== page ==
Whatever you want to call them, twits or tweets (“I thought I saw a puddy tat…I did, I did see a puddy tat!” Ops, wrong tweet.), I find them distracting. On the other hand, I may end up doing it just to keep up with the six billion people on the planet. I need to know when they are at Starbucks, doing yard work, picking up their kids, and cooking supper. These are facts people obviously think we all care about.
Okay, I get it, folks like to be informed. But how much information do I really need? And why, for the love of Pete, do I need to twitter in church. Supposedly this micro-blogging will bring people closer to God and each other. TIME Magazine recently ran a story about two pastors who have taught their churches to “be profound in 140 characters or less.” They encourage their members to bring their laptops, iPhones, BlackBerrys and other handy devices to church. Nothing is said in the article about bringing something like, say, a Bible and a pen to take notes.
These pastors are getting everything from trivial to honest questions. This is a growing trend in churches. Let’s face it: we want to be trendy if we can’t be truthful, or we want to be relevant in applying the Word to our lives. What better to do during a sermon from the Holy Scriptures than to watch your friend be a twit and tweet?
This feeds the inability to think in today’s society. We can twitter, but we can’t meditate. We can try to think through compressing our thoughts into 140 characters, but we can’t be still and know that He is God. How do you twitter and hear from God at the same time? After all, when I’m talking, I’m not learning anything. So if I’m tweeting, am I learning or just trying to find one more way not to hear the truth that God is trying to drive home to my heart?
In one church the members are “free to tweet any time, at any service, wherever the spirit moves them.” The spirit might move them, I’m just not sure it’s the Holy Spirit we’re talking about. The dumbing down of America has allowed such shallow thinking to become a part of our DNA. Thus the seed falls on shallow soil, and the birds eat it or it takes little root. While you may find people who can do this and, at the same time, go deeper with God in a worship experience, they will be the exception and not the rule.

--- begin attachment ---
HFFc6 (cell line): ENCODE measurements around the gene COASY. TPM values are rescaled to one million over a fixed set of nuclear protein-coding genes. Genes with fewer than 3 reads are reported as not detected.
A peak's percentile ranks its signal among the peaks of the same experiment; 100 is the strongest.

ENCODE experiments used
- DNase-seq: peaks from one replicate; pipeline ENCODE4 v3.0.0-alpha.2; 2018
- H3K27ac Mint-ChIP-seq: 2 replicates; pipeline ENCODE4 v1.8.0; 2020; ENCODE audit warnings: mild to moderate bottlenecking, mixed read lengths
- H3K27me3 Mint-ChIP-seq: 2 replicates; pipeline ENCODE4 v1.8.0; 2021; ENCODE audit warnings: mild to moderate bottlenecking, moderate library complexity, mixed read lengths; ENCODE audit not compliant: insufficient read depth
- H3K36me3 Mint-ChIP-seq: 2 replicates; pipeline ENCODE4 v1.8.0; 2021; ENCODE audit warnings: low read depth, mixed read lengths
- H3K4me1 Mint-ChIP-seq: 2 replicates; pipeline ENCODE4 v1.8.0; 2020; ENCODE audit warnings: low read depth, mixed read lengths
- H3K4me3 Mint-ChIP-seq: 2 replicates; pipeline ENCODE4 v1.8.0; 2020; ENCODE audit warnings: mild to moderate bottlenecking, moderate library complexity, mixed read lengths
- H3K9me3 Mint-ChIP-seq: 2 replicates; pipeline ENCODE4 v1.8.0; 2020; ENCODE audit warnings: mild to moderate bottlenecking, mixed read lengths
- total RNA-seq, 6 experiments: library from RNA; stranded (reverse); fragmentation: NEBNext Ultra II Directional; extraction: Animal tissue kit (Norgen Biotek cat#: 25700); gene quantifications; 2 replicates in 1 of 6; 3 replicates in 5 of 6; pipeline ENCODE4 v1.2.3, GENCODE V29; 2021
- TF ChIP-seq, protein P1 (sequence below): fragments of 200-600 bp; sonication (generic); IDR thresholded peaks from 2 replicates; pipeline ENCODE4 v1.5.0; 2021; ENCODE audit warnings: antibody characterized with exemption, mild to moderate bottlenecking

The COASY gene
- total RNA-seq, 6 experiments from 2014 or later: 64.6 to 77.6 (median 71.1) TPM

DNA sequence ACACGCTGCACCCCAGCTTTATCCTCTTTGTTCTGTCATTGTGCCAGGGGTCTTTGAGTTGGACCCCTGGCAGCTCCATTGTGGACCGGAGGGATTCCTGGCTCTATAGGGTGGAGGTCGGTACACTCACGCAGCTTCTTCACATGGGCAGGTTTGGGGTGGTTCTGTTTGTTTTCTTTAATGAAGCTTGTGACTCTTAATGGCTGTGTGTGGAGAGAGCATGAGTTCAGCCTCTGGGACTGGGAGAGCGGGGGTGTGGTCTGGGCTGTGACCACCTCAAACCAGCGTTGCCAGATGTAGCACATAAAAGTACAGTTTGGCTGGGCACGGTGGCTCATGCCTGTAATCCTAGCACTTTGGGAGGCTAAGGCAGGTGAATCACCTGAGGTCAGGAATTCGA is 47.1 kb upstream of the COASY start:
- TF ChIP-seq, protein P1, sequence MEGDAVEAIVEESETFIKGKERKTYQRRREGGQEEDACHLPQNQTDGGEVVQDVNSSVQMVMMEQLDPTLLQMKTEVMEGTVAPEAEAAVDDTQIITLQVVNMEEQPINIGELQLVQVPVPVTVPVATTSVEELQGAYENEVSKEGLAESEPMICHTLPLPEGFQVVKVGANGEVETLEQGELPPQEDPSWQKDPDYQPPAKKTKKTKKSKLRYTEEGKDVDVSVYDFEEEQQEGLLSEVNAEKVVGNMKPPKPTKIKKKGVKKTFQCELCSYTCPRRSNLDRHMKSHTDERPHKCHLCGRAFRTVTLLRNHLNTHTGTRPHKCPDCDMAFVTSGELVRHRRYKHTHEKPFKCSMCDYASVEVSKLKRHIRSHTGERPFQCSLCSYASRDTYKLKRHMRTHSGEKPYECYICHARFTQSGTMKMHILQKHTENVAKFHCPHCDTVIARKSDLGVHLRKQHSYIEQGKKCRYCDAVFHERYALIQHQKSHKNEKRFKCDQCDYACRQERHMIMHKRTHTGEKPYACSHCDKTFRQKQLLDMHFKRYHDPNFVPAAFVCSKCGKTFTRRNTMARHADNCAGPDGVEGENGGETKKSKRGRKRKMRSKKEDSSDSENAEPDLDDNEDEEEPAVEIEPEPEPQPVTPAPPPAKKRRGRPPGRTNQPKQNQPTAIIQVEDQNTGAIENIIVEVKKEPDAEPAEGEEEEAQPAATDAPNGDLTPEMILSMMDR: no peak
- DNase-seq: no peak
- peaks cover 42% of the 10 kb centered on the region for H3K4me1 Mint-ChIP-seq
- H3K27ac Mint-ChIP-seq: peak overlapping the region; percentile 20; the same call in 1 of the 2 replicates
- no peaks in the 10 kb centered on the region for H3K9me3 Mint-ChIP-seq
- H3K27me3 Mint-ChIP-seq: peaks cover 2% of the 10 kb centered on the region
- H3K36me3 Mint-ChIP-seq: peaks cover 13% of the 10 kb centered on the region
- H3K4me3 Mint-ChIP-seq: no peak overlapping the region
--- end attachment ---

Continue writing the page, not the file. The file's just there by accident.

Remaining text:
I know that in my own church, when people have their cell phones on or if they are texting during the service, they are not paying full attention. They are waiting, almost wanting a distraction. On top of that, it’s just flat out rude to be such a twit and tweet when the God of glory is demanding your heart and life. Let’s quit trying to be cool and let’s find a way to connect with God. To do that, turn off your electronic devices or set them on stun.
© Michael Catt
Michael served as the President of the Large Church Roundtable, the Southern Baptist Convention as an IMB Trustee, President of the Georgia Baptist Convention’s Preaching Conference, Vice President of the Georgia Baptist Convention, and President of the 2008 Southern Baptist Convention Pastors’ Conference. He has spoken at conferences, colleges, seminaries, rallies, camps, NBA and college chapel services, well as The Billy Graham Training Center at The Cove. Michael is the recipient of The Martin Luther King Award, The MLK Unity Award, and a Georgia Senate Resolution in recognition of his work in the community and in racial reconciliation.
Michael and his wife, Terri, have two grown daughters, Erin and Hayley.